Rang: Better than most think. As you stated, Anderson is too small and too slow for most. However, I’ve long been a fan of Anderson’s and felt that he was just as effective at the East-West Shrine Game as the more highly touted Oregon State’s Mike Hass, 2005’s Biletnikof Winner as the nation’s top wide receiver. Anderson runs very good routes and has excellent hands. He is also a ferocious downfield blocker. I believe he can develop into a formidable weapon as a slot receiver.

HPF: The Texans signed 10 undrafted free agents: QB Matt Baker (North Carolina), RBs Damien Rhodes (Syracuse) and Chris Taylor (Indiana), FB Quadtrine Hill (Miami), WR Richie Ross (Nebraska-Kearney), OGs Mike Brisiel (Colorado State) and Kelvin Chaisson (Oklahoma), DEs Philip Alexander (Duke) and Jeff Charleston (Idaho State), and CB John Walker (USC). Do any of these guys have potential to be more than bodies for training camp?

Rang: Four players in my mind, stick out from this group. The two players I view as the most talented and likeliest to make the team because of how their skills translate to the Texans’ schemes are RB Damien Rhodes and FB Quadtrine Hill. Rhodes is a natural runner, but has struggled with ball security, at times. Hill is a natural runner, himself, but played fullback for the ‘Canes as a way of getting on the field and performed too well at the position to ever move back. He could surprise. Certainly the athleticism shown by Philip Alexander and John Walker is intriguing, as well.

HPF: With Kubiak coming aboard and Charley Casserly rumored to be on the way out, did you notice any differences in how the Texans approached and conducted this draft as compared to the franchise’s first four?

Rang: The most obvious change was an obvious focus on adding players who filled needs and fit the scheme. Coming into the draft defensive end and offensive tackle were arguably the team’s biggest two needs and the club spent three of their first four picks addressing these positions.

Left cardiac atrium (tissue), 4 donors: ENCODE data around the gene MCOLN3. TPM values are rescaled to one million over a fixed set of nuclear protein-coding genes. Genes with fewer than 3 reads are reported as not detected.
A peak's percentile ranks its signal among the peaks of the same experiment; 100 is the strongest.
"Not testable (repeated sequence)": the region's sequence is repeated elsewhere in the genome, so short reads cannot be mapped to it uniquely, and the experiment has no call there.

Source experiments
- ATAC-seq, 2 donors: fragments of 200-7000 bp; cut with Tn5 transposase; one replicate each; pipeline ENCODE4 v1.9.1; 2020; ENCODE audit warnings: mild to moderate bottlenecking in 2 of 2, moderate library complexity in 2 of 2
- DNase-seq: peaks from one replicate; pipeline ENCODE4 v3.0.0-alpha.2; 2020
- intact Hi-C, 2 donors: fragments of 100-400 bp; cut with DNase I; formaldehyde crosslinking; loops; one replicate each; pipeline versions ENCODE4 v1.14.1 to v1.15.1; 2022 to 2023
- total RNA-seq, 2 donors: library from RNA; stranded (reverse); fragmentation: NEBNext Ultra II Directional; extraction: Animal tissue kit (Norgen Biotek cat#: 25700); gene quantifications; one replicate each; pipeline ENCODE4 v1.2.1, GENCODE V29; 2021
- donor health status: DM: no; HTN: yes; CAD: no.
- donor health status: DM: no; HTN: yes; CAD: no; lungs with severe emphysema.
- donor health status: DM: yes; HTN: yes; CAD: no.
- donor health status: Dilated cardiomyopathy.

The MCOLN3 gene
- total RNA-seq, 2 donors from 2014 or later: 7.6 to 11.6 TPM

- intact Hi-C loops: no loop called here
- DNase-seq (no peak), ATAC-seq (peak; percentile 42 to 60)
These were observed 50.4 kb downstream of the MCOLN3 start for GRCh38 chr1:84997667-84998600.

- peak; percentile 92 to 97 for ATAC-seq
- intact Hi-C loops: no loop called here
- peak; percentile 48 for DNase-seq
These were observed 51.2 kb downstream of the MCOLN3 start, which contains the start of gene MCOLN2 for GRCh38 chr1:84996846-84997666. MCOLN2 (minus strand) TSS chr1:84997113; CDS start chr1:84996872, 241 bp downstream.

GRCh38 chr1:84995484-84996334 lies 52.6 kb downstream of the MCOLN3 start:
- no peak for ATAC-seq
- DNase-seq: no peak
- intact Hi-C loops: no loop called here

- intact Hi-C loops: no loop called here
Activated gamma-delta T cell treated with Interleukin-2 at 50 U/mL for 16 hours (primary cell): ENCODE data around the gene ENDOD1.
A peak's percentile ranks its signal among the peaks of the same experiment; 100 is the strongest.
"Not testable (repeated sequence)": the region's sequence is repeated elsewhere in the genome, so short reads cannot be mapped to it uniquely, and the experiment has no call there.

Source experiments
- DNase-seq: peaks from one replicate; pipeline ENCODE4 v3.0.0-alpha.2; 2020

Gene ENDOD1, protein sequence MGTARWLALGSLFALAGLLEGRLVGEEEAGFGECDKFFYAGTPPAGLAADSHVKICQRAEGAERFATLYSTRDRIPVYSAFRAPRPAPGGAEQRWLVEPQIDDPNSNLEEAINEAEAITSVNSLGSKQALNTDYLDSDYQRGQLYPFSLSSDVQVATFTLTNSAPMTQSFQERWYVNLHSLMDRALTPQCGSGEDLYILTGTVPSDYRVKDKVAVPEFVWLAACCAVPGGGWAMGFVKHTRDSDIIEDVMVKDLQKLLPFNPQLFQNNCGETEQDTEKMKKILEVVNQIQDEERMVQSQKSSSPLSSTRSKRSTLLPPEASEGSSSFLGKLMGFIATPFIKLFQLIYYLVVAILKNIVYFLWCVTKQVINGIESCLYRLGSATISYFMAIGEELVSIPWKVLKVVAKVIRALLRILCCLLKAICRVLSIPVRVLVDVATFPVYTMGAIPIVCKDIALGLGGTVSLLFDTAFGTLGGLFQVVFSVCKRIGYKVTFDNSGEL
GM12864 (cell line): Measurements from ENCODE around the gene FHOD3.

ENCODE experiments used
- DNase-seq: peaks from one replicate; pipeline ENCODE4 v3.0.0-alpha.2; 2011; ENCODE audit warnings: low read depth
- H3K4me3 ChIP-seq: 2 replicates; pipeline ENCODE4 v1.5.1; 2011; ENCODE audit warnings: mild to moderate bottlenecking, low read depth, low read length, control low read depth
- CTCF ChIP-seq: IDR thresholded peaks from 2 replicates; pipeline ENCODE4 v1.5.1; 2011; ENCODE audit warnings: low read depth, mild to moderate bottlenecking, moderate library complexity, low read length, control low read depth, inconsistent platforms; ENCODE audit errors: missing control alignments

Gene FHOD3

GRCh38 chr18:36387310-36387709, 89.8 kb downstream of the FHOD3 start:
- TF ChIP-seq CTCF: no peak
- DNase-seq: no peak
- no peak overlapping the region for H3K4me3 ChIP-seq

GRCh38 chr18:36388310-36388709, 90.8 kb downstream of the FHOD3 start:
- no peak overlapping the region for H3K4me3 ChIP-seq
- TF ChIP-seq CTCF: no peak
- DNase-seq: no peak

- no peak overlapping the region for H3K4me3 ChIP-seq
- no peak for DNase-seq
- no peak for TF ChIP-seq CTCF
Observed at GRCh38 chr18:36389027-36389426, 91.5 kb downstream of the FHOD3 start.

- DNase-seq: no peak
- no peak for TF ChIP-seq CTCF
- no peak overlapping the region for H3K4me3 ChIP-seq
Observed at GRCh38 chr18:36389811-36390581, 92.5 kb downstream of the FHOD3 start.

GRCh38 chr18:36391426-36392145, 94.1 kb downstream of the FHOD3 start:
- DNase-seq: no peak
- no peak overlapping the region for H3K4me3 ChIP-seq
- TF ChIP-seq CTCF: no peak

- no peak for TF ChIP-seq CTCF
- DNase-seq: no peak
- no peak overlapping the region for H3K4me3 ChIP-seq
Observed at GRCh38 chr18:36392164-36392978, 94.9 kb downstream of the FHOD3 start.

While it wouldn’t be fair to characterize picks from recent drafts as being “reaches” or potential busts, there was somewhat of a sense that the team was adding players to positions that weren’t necessarily good fits for the particular scheme. The drafting of three players — Travis Johnson, Jason Babin, Antwan Peek — expected to play huge roles in Houston’s 3-4 alignment, for example, were noteworthy in that none had previous experience at the position they would be playing for the Texans. This year, however, the prospects drafted seem to perfectly fit the prototype required for Gary Kubiak’s scheme. While the Mario Williams selection is one that will potentially raise eyebrows for years to come, defensive end was clearly more of a need for the Texans than a running back. Similarly, Eric Winston, Owen Daniels, and Wali Lundy are players who might be viewed as ‘tweeners for some clubs, but have the necessary traits to be successful in Kubiak’s alignments.

Rob “Boomer” Rang built a reputation as one of the top independent scouts in the industry before joining as a Senior Analyst. His contributions to that organization include player rankings, mock drafts, feature articles, all-star game coverage, and interview requests.

Thanks to Rob Rang once again for his insights.